Reading Group Guide
"A sexy, irreverent romp of a novel...an exuberant ride through a heady and experimental time."—Harper's Bazaar
From the Editor
I was introduced to Mary Wollstonecraft when I was teaching English in an all-girl, Catholic high school. It was the usual high-school textbook, but in many ways it was more thorough than any of the survey texts I had in college. On one page of this high-school book was an excerpt from Wollstonecraft’s A Vindication of the Rights of Woman. On the page facing it was an excerpt from Virginia Woolf describing Wollstonecraft’s abysmal childhood. The discrepancy between Mary’s childhood and her achievement as a grown woman was telling. I was immediately engaged, but I had to wait about five years before my children were grown and I was teaching in a university to have the sufficient time to pursue my interest in her through travel, research, and writing.
The more I learned of Mary, the more I identified with her, for although we were separated by several centuries, her fight for a life of the mind and acceptance as a thinking person was in many ways similar to my own. I, too, came from a difficult family situation, was not financially secure, had a piecemeal education, and coped with emotional struggles at the same time I tried to establish myself as a writer. We were a match.
I made this book fiction because I relish the freedom to create scene through historical detail and the rise and fall of passion, do tart dialogue, speak for and through my characters, and most of all, enter into the dance and play we call storytelling. I wanted my Mary to address all women of all time. However, it should be noted that the more sensational aspects of Vindication are “true.” Mary did have a child without a husband, did rescue her sister, did try to kill herself several times, was often not the best mother, and did die of childbed fever. I like to think my work understands and appreciates Mary Wollstonecraft in all her contraries, that I have, for the most part, united the war between her head and heart, mind and body. I would hope that if this venerable lady were suddenly to appear here and now, she would approve of my effort, give me a little kiss on the forehead, say “well done, my dear,” and wend her way down the path of history with a lighter step.
- Describe how Mary’s circumstances in life resulted in her revolutionary thinking. What role did fortune and coincidence play in her professional success?
- Describe the development of Mary’s sexuality over the course of her life. How does her own understanding of it evolve? How does it change in the eyes of others?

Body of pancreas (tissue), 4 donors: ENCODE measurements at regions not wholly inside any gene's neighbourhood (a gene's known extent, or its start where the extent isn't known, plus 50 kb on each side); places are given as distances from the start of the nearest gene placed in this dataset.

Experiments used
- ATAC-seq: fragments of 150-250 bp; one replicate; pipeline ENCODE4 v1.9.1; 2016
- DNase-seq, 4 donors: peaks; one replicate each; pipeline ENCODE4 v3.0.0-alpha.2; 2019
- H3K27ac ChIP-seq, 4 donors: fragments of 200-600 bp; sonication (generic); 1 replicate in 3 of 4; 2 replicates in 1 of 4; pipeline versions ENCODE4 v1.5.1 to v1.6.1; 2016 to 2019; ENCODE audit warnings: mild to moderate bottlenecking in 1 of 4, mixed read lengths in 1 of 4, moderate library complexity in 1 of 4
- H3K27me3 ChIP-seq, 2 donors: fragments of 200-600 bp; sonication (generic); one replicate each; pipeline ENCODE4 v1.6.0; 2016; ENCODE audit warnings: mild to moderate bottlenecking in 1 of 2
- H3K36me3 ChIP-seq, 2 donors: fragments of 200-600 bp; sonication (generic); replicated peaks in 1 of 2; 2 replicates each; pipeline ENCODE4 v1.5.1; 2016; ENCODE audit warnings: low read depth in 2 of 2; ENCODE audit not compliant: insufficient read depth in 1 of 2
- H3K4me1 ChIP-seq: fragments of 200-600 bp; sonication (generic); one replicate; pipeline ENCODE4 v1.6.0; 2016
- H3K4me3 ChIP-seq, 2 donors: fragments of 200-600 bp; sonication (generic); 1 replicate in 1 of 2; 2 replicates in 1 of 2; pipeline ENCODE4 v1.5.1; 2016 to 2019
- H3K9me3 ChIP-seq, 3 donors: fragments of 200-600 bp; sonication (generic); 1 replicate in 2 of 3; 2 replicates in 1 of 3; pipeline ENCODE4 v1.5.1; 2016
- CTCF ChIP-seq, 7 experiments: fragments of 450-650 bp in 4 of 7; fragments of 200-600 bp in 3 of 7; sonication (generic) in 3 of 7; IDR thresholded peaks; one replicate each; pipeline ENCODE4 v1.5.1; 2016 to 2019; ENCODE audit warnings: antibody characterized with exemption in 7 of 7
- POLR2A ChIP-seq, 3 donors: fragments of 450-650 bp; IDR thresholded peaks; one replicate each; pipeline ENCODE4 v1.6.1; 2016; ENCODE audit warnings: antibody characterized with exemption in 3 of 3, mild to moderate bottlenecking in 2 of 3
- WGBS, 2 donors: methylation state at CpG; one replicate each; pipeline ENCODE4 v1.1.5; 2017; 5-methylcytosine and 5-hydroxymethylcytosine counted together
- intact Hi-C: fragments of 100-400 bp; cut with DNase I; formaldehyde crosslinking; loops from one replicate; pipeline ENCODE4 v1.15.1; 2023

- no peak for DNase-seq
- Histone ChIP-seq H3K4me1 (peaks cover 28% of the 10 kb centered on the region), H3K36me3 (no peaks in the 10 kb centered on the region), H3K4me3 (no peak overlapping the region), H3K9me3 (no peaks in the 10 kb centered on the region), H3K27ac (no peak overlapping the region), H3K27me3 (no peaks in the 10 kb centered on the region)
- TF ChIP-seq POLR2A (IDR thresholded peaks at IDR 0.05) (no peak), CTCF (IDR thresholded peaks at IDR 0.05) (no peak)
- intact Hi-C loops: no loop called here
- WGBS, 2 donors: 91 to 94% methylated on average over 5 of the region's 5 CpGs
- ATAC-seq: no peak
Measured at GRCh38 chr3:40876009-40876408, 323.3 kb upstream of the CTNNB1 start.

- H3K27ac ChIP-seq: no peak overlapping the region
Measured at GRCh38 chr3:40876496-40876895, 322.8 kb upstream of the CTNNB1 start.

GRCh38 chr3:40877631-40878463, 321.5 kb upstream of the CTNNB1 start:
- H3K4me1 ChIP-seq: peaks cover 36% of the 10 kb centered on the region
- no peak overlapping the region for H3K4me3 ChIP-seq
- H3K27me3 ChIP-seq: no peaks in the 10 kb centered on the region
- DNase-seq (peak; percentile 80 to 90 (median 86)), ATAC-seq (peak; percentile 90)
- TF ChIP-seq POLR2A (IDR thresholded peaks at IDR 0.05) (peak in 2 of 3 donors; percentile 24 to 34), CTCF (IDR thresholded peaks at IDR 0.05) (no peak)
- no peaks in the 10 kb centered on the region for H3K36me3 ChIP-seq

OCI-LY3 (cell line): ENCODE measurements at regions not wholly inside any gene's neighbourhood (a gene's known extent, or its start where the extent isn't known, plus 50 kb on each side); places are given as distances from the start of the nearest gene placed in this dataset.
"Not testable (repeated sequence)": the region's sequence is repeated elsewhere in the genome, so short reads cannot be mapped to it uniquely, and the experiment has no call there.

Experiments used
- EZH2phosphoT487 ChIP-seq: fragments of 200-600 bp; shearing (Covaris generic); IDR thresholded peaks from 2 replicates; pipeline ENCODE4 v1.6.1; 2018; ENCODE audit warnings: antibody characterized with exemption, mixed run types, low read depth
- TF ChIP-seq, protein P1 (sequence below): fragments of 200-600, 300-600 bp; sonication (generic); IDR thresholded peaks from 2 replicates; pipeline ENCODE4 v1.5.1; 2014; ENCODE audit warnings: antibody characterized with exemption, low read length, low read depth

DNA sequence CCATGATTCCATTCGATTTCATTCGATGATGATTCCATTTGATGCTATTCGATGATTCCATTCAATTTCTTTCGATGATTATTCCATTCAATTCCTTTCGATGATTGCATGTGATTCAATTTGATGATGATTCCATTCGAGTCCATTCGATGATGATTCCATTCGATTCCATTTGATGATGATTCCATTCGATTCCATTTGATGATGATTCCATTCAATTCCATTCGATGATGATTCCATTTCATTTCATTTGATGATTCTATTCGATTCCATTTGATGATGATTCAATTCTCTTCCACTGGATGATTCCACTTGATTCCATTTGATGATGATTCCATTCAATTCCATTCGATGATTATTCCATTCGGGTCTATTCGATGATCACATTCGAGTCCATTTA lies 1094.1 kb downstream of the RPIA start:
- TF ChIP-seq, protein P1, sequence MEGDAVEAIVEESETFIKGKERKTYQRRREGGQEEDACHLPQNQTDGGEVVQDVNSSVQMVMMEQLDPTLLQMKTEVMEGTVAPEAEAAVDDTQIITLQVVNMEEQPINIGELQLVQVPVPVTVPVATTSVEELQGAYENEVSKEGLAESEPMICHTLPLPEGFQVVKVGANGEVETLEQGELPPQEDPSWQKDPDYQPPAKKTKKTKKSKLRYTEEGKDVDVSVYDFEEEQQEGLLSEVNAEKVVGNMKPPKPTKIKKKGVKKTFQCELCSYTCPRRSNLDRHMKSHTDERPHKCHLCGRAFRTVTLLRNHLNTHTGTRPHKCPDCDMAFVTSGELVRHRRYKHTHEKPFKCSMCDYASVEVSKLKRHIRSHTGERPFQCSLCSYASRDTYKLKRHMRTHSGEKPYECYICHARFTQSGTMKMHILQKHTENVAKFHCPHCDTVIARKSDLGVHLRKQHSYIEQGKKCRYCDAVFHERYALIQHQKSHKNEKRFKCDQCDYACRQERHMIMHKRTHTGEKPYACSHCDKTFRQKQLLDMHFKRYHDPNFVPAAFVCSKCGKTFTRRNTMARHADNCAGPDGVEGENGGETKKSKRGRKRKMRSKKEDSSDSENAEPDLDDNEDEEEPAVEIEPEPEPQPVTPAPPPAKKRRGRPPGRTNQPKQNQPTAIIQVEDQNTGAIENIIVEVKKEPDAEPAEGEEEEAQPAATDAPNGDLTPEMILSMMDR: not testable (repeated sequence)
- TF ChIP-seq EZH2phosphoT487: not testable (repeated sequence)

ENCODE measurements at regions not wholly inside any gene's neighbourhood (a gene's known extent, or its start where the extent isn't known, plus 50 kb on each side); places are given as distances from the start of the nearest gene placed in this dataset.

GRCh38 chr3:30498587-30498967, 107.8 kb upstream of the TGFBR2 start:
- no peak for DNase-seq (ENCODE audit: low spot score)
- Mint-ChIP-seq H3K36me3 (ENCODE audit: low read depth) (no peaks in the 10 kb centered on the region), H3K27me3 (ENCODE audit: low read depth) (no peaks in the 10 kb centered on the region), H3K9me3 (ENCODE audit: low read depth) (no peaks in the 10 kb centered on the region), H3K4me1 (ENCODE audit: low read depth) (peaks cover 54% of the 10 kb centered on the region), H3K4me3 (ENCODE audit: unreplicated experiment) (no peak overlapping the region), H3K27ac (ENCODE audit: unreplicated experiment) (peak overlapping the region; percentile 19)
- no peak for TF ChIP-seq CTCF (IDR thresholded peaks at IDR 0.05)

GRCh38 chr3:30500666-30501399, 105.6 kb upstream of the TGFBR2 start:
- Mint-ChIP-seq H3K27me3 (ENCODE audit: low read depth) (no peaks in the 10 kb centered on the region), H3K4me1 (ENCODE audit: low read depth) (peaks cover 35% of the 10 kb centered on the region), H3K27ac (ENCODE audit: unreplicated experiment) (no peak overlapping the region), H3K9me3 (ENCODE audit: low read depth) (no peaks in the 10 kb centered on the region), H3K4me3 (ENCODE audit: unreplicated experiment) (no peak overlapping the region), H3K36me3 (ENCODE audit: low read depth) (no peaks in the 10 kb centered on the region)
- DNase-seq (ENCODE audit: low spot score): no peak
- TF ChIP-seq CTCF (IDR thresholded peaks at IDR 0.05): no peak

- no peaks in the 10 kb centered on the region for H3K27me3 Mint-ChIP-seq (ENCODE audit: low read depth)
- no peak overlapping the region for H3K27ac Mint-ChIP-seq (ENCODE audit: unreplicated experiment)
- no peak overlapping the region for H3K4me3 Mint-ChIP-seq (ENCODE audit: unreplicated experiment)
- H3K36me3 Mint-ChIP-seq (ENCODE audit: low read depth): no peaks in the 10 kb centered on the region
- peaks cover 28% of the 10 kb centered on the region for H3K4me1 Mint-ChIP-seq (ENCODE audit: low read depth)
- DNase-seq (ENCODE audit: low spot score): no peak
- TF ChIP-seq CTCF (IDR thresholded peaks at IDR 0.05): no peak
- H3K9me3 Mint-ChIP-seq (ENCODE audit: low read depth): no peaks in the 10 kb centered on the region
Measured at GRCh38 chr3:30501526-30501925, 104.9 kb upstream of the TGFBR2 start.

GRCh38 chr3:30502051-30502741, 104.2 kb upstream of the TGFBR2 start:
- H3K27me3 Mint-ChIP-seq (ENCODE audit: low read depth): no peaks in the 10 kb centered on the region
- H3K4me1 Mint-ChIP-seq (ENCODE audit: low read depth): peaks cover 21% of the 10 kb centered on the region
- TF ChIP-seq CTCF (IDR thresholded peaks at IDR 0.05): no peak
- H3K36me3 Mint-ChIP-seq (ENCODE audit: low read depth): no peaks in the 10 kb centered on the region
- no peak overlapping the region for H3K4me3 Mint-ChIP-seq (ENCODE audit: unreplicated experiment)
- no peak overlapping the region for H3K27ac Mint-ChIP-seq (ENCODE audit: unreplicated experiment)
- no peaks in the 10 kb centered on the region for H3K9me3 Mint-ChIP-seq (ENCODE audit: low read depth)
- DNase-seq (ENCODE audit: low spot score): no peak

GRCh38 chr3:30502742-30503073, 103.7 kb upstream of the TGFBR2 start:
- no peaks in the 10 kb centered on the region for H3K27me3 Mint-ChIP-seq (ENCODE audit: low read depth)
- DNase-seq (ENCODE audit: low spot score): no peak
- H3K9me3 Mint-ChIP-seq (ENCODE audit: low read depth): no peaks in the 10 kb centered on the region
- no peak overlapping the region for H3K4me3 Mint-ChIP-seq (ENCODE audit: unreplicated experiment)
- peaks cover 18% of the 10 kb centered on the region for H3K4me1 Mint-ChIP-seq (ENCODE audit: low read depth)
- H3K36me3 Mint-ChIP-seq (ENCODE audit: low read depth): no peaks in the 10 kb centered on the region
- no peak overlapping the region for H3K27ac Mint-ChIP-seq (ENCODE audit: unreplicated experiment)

- In writing Vindication, Frances Sherwood takes imaginative liberties with the known historical facts of Mary Wollstonecraft’s life. How can the fictionalization of real events and characters enhance our understanding of history? Are there dangers in such an enterprise?
- In Sherwood’s telling, Wollstonecraft’s public and private lives are riddled with contradictions. Is it fair to call her a hypocrite?
- What are the deep insecurities that drive Mary to Bedlam and later to attempt suicide? Why would such a creative and productive woman fall prone to depression?
- What does Mary’s choice of lovers reveal about her strengths and weaknesses?
- Does Mary rely on her male lovers to complete her?
- How is Mary’s intimate friendship with Fanny distinct from her romantic relationships with men?
- What is Mary’s unique contribution to Joseph Johnson’s Thursday-night dinner discussions? How is her participation received by her male counterparts?
- How do Mary’s responsibilities as a mother conflict with her ambitions? Is her lack of affection toward Fanny indicative of her problematic personality or her resentment at larger sociohistoric forces?
- Describe the different cultural and social ideals represented by England, France, and America in Vindication.
- From the gallows to the guillotine, execution is a recurrent motif in Vindication. How does it relate to the larger themes of the novel?
- In the late eighteenth century, Western European intellectuals considered themselves to have entered into an age of enlightenment. The French Revolution proved that ideals produced by reason can still be misused in the hands of irrational violence and terror. How does Vindication illustrate the complex interplay of reason and passion on both the epic scale and the personal?
- Sherwood’s rendering of the life of Wollstonecraft highlights many of the basic rights and freedoms that modern women take for granted. Do modern women enjoy the full legacy of Wollstonecraft’s radical philosophy? What progress has yet to be made?
- Given that Wollstonecraft’s novels already offered fictionalized accounts of much of her life, why might Sherwood have felt compelled to offer another account? What fresh insight does Sherwood’s modern perspective offer?
About Frances Sherwood
Frances Sherwood is a teacher in South Bend, Indiana, where she lives with her husband. Her previous books of fiction include Vindication and The Book of Splendor.
Books by Frances Sherwood
A historical novel about the most unlikely of lovers, interwoven with the mysticism of the Jewish occult.More
A tale of love and conquest, "full of page-turning situations...worthy of a García Lorca drama" (San Francisco Chronicle).More
"A sexy, irreverent romp of a novel...an exuberant ride through a heady and experimental time."—Harper's BazaarMore